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  WINDY CITY TIMES

The fairy gardener
Special to the online edition of Windy City Times
by Jim Edminster
2015-06-16

This article shared 3205 times since Tue Jun 16, 2015
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As a high school teacher, one witnesses some pretty baroque things vis-a-vis the Chicago Board of Education. School libraries receive funds for new books every year. Rules come from on high: Books older than, say, 10 years must be discarded to make way for new books. This includes books that don't need ( and can't get ) updates like Moby Dick, all of Jane Austin, books on art, Greek mythology, etc. Some of these are in excellent condition but still it's off to the dumpster or the shredder.

Fortunately, the wonderful librarian at my school, Ms Lynch, has gotten permission to give them away to anyone, including ( what a concept! ) students. I've snagged several tree identification volumes, a book of line drawings of the flower family, Plants That Eat Animals, Sybil Leek's Book of Herbs, A History of Mistletoe, A City Herbal ( useful plants growing in the city ), A Field Guide to Butterflies, Ancient Plants, Earth Medicine: Earth Foods ( wild plants used by Native Americans ), Folk Medicine and Salt-free Cooking with Herbs and Spices. These are just the gardening-type books I got.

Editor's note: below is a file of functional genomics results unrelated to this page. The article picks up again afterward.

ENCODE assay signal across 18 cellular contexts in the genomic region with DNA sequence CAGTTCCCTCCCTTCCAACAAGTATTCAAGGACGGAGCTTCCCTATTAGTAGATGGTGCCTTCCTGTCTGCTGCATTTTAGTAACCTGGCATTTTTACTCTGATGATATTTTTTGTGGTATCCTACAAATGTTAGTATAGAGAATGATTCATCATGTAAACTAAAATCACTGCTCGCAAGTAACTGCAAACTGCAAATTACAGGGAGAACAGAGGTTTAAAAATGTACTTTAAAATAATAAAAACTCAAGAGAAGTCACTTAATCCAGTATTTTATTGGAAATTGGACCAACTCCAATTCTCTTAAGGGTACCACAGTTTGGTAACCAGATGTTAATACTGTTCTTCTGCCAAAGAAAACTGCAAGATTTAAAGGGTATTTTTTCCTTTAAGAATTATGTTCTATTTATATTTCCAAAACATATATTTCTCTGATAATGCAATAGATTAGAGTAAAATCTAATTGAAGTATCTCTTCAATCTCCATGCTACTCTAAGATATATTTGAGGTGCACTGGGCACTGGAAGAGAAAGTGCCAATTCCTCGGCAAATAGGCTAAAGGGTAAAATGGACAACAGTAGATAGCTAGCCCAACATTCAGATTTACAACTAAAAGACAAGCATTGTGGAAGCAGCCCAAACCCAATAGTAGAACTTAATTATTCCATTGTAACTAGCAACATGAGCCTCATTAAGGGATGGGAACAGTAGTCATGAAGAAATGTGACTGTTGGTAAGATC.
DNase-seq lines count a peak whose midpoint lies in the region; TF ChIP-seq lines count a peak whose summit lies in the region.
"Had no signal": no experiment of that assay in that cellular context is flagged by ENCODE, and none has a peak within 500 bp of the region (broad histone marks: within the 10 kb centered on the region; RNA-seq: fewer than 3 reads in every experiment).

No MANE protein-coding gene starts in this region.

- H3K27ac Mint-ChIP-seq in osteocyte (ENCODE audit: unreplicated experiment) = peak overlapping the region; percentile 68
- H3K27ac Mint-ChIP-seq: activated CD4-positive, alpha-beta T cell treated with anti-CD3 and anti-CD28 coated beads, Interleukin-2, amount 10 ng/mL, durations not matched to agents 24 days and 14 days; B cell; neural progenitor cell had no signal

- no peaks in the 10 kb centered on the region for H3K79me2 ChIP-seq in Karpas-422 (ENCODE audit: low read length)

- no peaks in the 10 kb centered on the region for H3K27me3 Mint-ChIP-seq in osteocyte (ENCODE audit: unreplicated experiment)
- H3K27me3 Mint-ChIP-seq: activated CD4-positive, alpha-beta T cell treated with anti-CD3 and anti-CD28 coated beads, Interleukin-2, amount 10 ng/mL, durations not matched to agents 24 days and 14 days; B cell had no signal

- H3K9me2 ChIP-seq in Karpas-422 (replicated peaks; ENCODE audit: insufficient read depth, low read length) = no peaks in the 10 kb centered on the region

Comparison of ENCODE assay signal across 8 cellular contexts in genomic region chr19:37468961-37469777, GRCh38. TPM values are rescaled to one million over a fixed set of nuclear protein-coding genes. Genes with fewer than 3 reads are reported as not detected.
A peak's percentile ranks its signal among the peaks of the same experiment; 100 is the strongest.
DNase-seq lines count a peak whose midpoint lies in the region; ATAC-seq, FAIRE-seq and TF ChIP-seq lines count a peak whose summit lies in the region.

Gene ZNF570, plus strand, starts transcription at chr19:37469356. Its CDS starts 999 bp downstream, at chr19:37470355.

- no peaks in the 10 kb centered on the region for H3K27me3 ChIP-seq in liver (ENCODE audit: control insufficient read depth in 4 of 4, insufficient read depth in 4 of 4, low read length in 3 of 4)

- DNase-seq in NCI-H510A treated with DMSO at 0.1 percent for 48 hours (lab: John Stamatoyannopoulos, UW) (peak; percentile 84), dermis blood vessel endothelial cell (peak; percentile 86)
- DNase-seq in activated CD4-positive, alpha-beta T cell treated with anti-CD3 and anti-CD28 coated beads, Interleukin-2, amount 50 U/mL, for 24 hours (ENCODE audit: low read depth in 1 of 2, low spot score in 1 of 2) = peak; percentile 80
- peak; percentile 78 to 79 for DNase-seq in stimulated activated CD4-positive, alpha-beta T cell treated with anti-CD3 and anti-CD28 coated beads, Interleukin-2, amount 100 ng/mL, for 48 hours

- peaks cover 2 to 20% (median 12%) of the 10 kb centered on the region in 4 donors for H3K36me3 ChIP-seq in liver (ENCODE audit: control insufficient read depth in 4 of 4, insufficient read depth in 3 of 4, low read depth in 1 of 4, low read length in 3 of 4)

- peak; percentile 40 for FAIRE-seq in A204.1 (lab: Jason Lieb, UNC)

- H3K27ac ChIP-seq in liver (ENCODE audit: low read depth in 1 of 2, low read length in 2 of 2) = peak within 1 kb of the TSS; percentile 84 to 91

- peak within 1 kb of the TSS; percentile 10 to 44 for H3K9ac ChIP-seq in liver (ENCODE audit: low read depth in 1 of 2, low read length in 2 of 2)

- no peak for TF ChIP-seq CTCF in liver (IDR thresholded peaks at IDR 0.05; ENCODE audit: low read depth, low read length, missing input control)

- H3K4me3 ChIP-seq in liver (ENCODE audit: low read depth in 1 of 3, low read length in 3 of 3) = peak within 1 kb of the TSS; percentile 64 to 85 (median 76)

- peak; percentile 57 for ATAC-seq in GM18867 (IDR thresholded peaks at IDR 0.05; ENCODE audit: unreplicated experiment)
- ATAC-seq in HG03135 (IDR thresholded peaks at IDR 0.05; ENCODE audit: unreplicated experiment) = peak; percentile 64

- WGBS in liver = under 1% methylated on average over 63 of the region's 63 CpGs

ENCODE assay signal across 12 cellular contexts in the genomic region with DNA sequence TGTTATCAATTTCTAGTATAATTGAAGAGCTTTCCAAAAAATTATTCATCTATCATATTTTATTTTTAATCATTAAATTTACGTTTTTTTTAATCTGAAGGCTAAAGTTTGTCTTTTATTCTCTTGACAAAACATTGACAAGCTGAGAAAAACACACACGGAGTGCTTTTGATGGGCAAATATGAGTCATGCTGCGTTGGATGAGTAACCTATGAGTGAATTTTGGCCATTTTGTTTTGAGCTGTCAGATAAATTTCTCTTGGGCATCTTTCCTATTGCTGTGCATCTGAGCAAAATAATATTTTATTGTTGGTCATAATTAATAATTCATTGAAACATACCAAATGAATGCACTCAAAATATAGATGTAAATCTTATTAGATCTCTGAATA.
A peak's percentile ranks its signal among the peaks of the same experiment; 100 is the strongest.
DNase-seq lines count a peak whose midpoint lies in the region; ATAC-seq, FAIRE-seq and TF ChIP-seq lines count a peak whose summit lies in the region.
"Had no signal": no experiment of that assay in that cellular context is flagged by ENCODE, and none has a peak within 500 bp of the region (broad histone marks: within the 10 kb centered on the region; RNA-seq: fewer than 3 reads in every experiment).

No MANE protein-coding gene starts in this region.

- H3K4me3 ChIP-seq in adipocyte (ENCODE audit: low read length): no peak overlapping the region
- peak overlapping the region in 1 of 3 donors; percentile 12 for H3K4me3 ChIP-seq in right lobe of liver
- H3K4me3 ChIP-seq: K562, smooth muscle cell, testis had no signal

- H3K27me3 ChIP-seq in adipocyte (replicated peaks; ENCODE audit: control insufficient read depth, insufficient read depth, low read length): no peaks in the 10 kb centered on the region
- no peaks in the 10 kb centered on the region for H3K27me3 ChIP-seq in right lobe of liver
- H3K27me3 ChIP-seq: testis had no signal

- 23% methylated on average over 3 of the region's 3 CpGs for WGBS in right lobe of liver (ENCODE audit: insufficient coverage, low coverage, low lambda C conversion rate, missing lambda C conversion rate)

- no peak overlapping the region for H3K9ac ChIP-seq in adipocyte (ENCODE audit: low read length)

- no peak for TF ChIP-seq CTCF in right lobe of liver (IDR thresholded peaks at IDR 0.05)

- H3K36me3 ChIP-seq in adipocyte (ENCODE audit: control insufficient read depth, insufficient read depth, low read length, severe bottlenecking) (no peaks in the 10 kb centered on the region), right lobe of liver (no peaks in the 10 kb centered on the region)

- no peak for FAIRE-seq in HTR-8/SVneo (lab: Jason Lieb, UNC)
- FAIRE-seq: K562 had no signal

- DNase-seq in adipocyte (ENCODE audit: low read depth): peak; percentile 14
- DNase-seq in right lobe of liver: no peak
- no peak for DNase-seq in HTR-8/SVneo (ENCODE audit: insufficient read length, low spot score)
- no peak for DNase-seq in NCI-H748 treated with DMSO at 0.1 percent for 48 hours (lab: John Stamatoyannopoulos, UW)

I also got bags of literature and history, including some Carson McCullers, Eudora Weltys and some early sci-fi ( Pamela Sergeant ). ( This situation happens all over the country: My sister in Kansas is a librarian and she has friends in the Catholic school system, which doesn't use this stupid method. Jo packs up her books; they come and get them and use them until 20 years down the road they fall apart. )

There's news afoot that a new hardy small fig tree is available in local garden centers. They reportedly don't have to be buried in leaves in winter.

I was thinking casually of the new plants I've gotten from catalogs and garden centers this year. Probably about 20 I thought since my yard is pretty dense, not much room for more. Then I started adding up the sales slips and order forms .... about 70 so far. ( And good god, Gertie! These are just the perennials. ): white and purple coneflowers, red-stemmed hostas, wild tall blue campanulas, gold-leafed astilbes, three bloody docks ( ornamental but apparently edible ), seven new lilies, two clematis, a purple hardy hibiscus, five primroses, three day lilies, a "peppermint" spirea, three new Lord and Lady arums, two new columbines, a miniature red hydrangea, and others that I can't find the lists for—but they're out there.

Here are the hits in my garden, according to the block's toddlers ( I let all my neighbors bring their kids in as long as they hold their hands ): little girls like the goldfish, especially the glamorous "Gloriana", and the flowers; little boys like "the Monster" ( my "Sasquatch", a Planet of the Apes statue and, a little, the blue horses ). What flowers?